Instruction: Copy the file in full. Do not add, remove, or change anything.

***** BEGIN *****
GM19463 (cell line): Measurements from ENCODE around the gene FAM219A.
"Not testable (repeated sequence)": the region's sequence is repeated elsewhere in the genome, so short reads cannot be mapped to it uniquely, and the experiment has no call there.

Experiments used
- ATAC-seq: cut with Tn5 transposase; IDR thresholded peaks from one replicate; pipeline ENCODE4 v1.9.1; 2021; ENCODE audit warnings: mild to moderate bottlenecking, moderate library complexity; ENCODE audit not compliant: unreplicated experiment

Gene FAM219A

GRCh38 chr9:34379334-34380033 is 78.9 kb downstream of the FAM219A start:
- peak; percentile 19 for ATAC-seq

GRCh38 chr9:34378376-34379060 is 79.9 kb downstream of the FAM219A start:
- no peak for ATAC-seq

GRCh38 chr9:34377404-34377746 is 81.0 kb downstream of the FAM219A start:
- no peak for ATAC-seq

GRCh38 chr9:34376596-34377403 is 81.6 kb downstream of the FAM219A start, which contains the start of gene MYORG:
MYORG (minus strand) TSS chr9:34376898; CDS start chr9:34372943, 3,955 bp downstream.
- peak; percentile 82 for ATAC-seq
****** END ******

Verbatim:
GM19463 (cell line): Measurements from ENCODE around the gene FAM219A.
"Not testable (repeated sequence)": the region's sequence is repeated elsewhere in the genome, so short reads cannot be mapped to it uniquely, and the experiment has no call there.

Experiments used
- ATAC-seq: cut with Tn5 transposase; IDR thresholded peaks from one replicate; pipeline ENCODE4 v1.9.1; 2021; ENCODE audit warnings: mild to moderate bottlenecking, moderate library complexity; ENCODE audit not compliant: unreplicated experiment

Gene FAM219A

GRCh38 chr9:34379334-34380033 is 78.9 kb downstream of the FAM219A start:
- peak; percentile 19 for ATAC-seq

GRCh38 chr9:34378376-34379060 is 79.9 kb downstream of the FAM219A start:
- no peak for ATAC-seq

GRCh38 chr9:34377404-34377746 is 81.0 kb downstream of the FAM219A start:
- no peak for ATAC-seq

GRCh38 chr9:34376596-34377403 is 81.6 kb downstream of the FAM219A start, which contains the start of gene MYORG:
MYORG (minus strand) TSS chr9:34376898; CDS start chr9:34372943, 3,955 bp downstream.
- peak; percentile 82 for ATAC-seq